The first day of August von Mackensen's visit to Hungary was set for May 15th. Over the course of several German‒Hungarian diplomatic meetings, a decision was made that the visit must not have a political character, so the following programs and stipulations were included:
- A private visit with the Regent of Hungary
- A salute by Mackensen’s Hussars in honor of the twentieth anniversary of their existence
- Foreign diplomats, politicians and their press representatives would be barred from taking part in any of the programs
Two days before the trip to Hungary, Hitler received the field marshal in the Reich Chancellery in Berlin, entrusting him with the task of handing Horthy a letter. Although the visit was framed as a strictly personal meeting, Mackensen nonetheless undertook a diplomatic mission. In the history of diplomacy, not much attention has been paid to this document, so I believe it is appropriate to quote the more relevant passages:
On the occasion of the visit of General Field Marshal von Mackensen, I would like to express my deep joy for your having received the last great German field marshal of the Great War. I would also like to give my thanks for the letter that your Excellency has addressed to me. I have therefore asked the General Field Marshal to give this letter to your Excellency as a token of my joy and gratitude.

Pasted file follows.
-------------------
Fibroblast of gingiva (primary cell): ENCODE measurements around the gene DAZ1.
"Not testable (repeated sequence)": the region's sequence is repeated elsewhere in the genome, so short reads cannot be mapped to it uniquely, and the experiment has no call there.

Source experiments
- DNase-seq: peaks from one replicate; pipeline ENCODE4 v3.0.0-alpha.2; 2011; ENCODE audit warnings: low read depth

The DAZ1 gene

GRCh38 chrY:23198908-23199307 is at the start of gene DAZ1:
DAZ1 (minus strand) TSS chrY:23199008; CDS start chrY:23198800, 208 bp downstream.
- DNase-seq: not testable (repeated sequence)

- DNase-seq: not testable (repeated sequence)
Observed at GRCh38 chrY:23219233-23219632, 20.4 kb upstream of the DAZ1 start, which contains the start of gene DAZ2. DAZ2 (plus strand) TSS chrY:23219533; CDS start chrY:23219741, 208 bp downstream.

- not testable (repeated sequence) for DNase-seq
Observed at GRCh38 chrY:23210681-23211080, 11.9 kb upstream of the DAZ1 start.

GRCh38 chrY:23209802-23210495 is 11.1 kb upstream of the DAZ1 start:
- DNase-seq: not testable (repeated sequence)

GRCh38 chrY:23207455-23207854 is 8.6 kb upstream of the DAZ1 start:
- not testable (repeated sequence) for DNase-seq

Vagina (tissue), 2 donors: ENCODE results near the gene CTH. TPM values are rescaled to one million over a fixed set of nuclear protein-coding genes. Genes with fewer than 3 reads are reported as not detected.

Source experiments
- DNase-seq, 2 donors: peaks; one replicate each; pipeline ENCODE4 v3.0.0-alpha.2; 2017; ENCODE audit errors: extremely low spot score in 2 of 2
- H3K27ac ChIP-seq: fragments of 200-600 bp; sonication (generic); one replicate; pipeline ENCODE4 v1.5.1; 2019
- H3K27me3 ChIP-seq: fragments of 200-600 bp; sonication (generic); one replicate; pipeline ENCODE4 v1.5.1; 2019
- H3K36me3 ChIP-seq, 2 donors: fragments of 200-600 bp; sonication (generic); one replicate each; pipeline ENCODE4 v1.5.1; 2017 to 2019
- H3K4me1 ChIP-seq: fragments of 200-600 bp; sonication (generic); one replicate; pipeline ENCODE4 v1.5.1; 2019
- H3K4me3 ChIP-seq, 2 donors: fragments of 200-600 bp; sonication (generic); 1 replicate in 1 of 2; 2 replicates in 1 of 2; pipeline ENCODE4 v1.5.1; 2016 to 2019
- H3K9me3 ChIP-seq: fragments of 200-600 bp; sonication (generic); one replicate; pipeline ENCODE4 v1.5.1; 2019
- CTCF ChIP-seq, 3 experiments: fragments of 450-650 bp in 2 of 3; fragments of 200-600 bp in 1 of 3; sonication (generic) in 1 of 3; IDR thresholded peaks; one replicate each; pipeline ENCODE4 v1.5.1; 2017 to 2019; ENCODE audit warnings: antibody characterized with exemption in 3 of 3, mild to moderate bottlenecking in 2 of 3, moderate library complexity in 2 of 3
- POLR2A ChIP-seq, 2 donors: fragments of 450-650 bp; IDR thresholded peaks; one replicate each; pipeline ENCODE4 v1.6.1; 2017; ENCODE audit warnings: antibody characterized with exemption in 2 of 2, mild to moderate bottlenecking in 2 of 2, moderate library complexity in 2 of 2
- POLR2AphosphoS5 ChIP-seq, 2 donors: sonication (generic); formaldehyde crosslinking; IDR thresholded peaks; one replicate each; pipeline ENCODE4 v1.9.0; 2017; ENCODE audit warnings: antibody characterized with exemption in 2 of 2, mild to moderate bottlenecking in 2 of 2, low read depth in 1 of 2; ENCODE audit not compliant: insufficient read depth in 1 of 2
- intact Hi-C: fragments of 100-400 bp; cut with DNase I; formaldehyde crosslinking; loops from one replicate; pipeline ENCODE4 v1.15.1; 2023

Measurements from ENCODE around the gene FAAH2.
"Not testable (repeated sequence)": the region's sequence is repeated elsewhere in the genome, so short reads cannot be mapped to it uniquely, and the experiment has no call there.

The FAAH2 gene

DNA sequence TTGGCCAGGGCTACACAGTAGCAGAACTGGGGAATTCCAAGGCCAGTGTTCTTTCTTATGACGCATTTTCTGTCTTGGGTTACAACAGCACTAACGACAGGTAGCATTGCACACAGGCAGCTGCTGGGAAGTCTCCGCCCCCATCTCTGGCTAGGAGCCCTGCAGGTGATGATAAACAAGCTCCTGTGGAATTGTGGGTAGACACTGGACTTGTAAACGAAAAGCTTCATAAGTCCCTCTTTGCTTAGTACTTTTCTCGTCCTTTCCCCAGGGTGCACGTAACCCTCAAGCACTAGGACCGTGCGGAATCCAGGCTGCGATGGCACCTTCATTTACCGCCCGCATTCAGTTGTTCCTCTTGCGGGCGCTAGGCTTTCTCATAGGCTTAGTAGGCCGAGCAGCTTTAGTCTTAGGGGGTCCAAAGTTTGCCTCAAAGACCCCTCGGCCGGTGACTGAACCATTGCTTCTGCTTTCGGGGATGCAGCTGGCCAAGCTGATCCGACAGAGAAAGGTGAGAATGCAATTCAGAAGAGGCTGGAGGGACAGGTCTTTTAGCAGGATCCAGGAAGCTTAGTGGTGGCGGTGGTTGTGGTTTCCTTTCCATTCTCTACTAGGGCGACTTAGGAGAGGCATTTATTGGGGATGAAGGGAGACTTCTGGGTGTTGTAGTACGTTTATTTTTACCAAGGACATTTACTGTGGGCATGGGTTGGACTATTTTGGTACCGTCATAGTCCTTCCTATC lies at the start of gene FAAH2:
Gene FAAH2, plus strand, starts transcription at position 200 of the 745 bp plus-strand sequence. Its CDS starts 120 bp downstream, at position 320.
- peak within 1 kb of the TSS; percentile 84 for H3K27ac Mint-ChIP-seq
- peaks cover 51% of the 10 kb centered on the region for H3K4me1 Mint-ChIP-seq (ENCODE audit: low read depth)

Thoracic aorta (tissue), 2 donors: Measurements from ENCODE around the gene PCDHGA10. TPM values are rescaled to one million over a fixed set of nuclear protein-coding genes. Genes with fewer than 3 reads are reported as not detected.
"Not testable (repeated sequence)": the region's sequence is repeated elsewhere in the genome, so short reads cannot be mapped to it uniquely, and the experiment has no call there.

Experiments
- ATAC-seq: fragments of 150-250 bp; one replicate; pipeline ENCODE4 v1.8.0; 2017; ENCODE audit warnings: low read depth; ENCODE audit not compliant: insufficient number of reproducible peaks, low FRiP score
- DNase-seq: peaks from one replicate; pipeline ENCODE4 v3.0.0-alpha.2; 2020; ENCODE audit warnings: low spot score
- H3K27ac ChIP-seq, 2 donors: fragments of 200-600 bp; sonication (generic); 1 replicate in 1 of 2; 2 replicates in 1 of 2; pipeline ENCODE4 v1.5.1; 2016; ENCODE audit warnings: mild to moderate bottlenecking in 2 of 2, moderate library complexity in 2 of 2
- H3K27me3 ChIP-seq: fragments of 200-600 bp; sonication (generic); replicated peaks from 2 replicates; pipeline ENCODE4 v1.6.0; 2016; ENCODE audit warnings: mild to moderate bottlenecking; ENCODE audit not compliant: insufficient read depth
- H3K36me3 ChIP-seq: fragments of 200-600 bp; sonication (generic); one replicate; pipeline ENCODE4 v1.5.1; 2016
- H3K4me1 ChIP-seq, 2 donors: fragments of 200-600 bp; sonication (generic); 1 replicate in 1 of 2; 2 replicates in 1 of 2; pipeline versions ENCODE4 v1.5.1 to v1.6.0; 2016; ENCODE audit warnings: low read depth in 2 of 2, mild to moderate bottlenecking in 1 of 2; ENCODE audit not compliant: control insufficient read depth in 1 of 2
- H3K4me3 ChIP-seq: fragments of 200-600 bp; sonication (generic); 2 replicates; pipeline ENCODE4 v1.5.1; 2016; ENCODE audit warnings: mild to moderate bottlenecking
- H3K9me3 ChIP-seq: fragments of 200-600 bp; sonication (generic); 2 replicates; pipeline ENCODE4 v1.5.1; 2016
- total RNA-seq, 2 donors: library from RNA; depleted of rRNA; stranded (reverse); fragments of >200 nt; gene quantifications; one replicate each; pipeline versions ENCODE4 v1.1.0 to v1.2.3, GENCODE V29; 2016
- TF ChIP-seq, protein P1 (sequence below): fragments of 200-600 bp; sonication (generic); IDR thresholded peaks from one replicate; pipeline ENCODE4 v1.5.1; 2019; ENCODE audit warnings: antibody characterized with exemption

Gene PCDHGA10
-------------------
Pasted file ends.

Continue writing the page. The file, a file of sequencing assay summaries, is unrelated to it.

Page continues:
The issues that you have touched upon in your letter lie within the framework of the struggle between the two nations for their equality and the redress for the injustices that they have suffered. I have chosen a path that may at first seem incomprehensible to many, but I believe that it is the only way that can lead to success. I fully understand that Hungary, based on her needs, will also make use of all options available to her. I regard the restoration of the sovereignty of the Reich as the most important of Germany’s efforts. I see in it a better guarantee for peace in Central Europe than in all the treaties currently being drafted or concluded. The build-up of the new German Wehrmacht, which is proceeding rapidly, has already filled the German people with the pride of internal and external security, and is an action that may appear brusque at first, but is in actuality the only way to achieve success. The major and minor European powers gathered at the League of Nations would never have voluntarily allowed Germany to arm herself. A fait accompli had to be arranged. But I also understand that other circumstances and/or situations require other means. The leaderships of both countries are united in their struggle to restore their respective honor and independence, if at all possible without war, so as to avoid the disaster of a European war in the future. […] Once again thank you for receiving General Field Marshal von Mackensen. I also extend my most sincere wishes for the personal well-being of your Excellency.
Hitler's letter clearly shows how cautious German diplomacy was only a few weeks after the reintroduction of conscription in the German Reich.
by Dávid Ligeti
Source of photograph:www.akg-images.de